HP says no spending recovery yet
Hewlett Packard Co gave a gloomy assessment of the immediate prospects for the IT market yesterday as it unveiled its second quarter results.
The downbeat presentation of the numbers, the last for the standalone HP, was in contrast to the hoopla surrounding the launch of the combined HP/Compaq last week. At the same time, the Palo Alto, California-based company was at pains to point out how the inclusion of some Compaq lines would bolster HP's weaker areas.
Sales for the period ending April 30 were down 9% on the year to $10.6bn.
Operating profits were up 21% to $414m, while net earnings were up 436% to $252m. On a proforma basis, excluding amortization, in process R&D, restructuring and acquisition related costs, net earnings were up 48% to $498m.
The proforma earnings were in line with expectations. However, revenues under shot Wall Street's expectations by $490m. CFO Bob Wayman emphasized that over half of the acquisition charge was related to advertising and fighting a bitter proxy battle with former HP board director Walter Hewlett, who objected to the merger.
Revenues were down in all HP's units. Imaging showed a 4% sequential decrease, which the company put down to normal seasonal patterns. Embedded and personal systems revenue was off 13% sequentially with negative operating margin of 4.9%, although both consumer and commercial notebook revenues were up.
Computing systems showed a 6% decline sequentially, with operating margin of negative 12.7%. IT services revenue slipped 6% sequentially, with the consulting unit showing a 15% slip in revenue. Financing was down 7% sequentially, with negative operating margin of 2.5%.
The company did not give guidance - instead it will give guidance for the combined company next month at its analysts' meeting.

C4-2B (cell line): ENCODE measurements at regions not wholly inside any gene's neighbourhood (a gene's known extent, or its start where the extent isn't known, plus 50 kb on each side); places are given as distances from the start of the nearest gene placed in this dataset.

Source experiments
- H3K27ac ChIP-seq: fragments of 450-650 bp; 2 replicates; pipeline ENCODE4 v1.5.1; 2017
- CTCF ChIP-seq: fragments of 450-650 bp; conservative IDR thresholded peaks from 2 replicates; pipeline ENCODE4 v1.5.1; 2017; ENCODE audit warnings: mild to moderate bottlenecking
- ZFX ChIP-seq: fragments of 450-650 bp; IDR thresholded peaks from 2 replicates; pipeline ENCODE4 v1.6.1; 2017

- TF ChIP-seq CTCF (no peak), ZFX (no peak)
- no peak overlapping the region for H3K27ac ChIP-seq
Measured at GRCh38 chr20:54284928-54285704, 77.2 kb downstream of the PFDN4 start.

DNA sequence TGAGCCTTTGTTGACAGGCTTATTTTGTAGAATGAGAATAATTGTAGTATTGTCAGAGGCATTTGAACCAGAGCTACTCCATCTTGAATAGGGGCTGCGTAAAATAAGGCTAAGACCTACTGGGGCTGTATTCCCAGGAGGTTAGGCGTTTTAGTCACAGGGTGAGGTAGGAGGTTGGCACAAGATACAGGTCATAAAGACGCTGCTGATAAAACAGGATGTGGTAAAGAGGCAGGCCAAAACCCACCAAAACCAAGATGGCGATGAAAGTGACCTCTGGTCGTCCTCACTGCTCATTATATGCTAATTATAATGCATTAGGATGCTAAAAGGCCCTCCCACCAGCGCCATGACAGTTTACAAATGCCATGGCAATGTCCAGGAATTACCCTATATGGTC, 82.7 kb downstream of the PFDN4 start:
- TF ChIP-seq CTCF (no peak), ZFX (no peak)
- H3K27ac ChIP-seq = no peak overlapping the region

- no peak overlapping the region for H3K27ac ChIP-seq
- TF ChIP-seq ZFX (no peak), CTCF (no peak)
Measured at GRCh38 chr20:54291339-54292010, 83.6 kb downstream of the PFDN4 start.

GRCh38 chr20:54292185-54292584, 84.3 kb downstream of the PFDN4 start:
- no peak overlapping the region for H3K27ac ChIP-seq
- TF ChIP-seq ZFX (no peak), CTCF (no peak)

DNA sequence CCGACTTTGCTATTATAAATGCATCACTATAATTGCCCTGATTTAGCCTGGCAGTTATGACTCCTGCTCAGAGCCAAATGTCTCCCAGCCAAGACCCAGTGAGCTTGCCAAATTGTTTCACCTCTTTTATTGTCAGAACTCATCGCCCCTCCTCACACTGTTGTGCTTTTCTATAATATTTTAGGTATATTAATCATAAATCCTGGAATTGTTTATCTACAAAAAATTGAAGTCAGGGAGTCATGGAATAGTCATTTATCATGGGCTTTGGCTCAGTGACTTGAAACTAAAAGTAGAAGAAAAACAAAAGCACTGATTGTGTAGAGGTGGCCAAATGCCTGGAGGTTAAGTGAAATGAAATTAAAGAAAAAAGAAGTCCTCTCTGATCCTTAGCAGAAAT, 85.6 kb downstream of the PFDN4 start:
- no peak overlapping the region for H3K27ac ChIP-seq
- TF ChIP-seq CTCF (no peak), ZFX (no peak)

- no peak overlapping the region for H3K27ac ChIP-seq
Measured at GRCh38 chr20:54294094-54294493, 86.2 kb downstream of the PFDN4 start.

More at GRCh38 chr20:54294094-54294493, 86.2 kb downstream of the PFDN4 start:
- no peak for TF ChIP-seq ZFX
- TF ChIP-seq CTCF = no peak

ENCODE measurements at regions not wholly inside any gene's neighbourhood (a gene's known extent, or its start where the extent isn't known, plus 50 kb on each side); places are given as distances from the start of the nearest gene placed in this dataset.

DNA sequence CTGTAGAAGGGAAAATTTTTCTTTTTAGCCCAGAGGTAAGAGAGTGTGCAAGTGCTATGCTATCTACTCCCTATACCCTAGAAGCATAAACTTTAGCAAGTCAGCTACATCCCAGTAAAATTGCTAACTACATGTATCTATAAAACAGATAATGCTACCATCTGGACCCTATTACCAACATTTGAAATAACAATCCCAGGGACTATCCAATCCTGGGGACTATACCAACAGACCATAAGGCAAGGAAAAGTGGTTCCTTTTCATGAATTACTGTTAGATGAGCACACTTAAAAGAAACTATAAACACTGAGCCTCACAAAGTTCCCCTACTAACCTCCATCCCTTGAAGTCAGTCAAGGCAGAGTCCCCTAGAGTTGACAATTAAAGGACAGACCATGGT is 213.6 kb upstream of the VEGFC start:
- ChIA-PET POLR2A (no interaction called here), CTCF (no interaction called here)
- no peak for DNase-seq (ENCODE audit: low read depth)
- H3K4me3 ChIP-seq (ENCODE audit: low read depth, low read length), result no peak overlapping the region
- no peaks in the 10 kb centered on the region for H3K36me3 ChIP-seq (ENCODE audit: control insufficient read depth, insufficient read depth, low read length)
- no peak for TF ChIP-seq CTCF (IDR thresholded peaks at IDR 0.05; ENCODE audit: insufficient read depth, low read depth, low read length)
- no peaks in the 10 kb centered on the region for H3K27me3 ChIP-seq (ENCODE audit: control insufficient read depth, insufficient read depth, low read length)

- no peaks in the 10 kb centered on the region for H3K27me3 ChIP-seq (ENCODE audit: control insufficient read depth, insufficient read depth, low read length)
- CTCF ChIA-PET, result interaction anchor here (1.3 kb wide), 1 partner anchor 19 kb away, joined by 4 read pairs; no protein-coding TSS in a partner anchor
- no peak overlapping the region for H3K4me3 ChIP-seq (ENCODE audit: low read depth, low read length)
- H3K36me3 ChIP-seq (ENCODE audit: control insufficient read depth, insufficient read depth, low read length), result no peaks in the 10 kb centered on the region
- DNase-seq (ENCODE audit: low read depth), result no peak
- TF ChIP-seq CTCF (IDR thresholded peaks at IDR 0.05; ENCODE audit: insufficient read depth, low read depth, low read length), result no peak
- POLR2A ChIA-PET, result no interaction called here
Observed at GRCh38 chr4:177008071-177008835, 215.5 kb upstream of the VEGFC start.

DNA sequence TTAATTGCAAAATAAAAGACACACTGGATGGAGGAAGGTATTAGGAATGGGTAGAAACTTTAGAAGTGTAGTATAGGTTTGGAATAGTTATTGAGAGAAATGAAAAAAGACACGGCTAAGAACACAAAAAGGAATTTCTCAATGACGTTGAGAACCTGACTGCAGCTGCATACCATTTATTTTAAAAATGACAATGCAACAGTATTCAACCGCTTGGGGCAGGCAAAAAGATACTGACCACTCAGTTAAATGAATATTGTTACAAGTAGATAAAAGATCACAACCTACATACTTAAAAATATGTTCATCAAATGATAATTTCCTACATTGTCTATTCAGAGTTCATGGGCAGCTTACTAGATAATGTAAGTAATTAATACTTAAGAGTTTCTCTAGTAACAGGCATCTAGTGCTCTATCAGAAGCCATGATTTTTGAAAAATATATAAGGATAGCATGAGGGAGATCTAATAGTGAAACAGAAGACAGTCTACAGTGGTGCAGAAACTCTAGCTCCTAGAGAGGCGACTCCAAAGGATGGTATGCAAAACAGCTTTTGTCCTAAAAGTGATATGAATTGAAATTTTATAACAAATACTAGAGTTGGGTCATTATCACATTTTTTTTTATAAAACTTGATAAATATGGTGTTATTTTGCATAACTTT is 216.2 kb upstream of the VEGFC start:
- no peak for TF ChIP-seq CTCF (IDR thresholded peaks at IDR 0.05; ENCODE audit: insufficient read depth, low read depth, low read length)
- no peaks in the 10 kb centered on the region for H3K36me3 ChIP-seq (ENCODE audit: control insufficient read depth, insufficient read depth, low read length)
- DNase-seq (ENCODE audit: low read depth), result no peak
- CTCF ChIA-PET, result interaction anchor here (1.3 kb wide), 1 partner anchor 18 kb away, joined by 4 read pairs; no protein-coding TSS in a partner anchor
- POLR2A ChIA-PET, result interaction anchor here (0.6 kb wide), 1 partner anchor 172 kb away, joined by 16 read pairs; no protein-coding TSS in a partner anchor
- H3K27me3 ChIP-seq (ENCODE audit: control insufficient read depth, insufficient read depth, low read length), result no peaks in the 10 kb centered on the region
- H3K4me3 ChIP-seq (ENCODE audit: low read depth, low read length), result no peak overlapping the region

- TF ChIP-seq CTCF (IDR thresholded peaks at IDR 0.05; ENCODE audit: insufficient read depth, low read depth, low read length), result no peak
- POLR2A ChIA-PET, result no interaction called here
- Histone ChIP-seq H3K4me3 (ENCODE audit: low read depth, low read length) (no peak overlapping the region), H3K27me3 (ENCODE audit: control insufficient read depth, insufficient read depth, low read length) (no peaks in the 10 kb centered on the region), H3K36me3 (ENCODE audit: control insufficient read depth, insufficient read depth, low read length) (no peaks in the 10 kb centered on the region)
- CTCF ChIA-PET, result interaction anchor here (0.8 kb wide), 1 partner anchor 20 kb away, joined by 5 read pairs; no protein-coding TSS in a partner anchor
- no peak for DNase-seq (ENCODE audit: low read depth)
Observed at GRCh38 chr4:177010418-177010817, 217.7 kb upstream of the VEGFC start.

However, it was downbeat on the strength of any IT recovery. In a statement accompanying its results, chairman and CEO Carly Fiorina said, "while a muted recovery in the second half is still possible, we are not counting on any meaningful improvement in IT spending until 2003."
Even then, growth will be a far cry from the heady days of the dot com boom. The company expects 8% to 10% industry growth next year. It expects some of its units to grow faster than this, for example imaging, and NT and Linux servers. Other units will lag behind this rate.
Coming back to this quarter's results, Fiorina said that revenues had been impacted in the month leading up to the closure of its merger with Compaq. She said the high profile lawsuit brought by Walter Hewlett in an effort to invalidate the HP shareholder vote had been a distraction, while the assignment of new roles to 400 top managers meant they had been focused on two things at once. In addition, sales of HP's NT servers had trailed off, as customers guessed, correctly, that this line would be killed off in favor of Compaq's, once the companies merged.
Merger issues apart, Fiorina said "it's also true the level of IT spending continues to be depressed." She said the company was seeing longer selling cycles, with less urgency to buy on the part of customers. She said CIOs did not intend to increase their IT budgets, until they saw signs of economic
For the year to date, sales were down 9% to $22bn. Net profits for the first six months, were up 291% to $736m.
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